Tracking the Secrets of a Terrifying New Plague
Scrapie is an old disease of sheep, long studied by veterinarians with no helpful results. Creutzfeldt-Jakob disease was first observed in 1913, in Germany, and has remained an uncommon affliction of human beings. Kuru was discovered in New Guinea in the 1950s, among a people addicted to a particularly unsanitary form of cannibalism. Something called transmissible encephalopathy attacks mink when they are ranched. These are all degenerative brain diseases and all are invariably fatal. Once scientists began fitting the far-flung evidence together, it appeared that these diseases were caused by various strains of the same basic agent, thought to be a slow-acting virus that has proved impervious to any known method of killing a virus. Mr. Rhodes's report of these scientific studies and the people who have conducted them is lively, very well written, thoroughly interesting, and frequently gruesome; it eventually arrives at bovine spongiform encephalopathy -- mad cow disease. It is at this point that the book becomes truly alarming. The British government's initial attempt to brush the whole poisoned-beef problem out of sight (which included officially advising a woman whose granddaughter was dying of the illness to "think about the Common Market"and keep quiet) delayed serious action; it has never progressed to effective action. According to Mr. Rhodes, mad cow disease is in a position to reach not only beef eaters but consumers of any other meat, including those in the United States, and this new disease is "an atrocity of destruction . . . drawn out horribly for months." The Black Death was merciful by comparison. This book is a serious warning from an accomplished scientific reporter, and should be read as such.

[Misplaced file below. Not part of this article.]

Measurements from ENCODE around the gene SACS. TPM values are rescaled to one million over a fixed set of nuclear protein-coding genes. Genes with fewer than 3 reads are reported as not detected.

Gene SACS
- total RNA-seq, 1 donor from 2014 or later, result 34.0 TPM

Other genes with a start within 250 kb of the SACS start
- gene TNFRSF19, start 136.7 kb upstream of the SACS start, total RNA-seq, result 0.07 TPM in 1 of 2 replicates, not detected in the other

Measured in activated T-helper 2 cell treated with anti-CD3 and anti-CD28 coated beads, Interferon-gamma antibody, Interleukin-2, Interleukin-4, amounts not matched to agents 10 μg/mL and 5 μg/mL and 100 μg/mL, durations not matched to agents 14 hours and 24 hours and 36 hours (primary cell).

Very Bad Poetry
Why should anyone deliberately read bad poetry? The editors consider their dreadful specimens funny. They must be easily amused.
The authors of this fine life of a fine actor have avoided both the idolatry and the denigration that so often disfigure Hollywood biographies. Bogart, of course, is an interesting subject regardless of his professional status. His background and education (in which he took little interest at the time) were such that, according to the critic Richard Schickel, he "should not have ended up being an actor in Hollywood."But he did, and once there, contributed to the early protests against anti-Communist hysteria and, more successfully, to action against the contract system by which studios virtually enslaved players. The book contains information about studio maneuvers, both financial and political, and about such colleagues as Katharine Hepburn and John Huston, all of it intriguing, some of it amazing (why did nobody ever think to shoot Jack Warner?), some of it laughable. A. M. Sperber worked for years on interviews and records and anything else she could find about Bogart. After her death, Mr. Lax put her material into final form. They both deserve gratitude.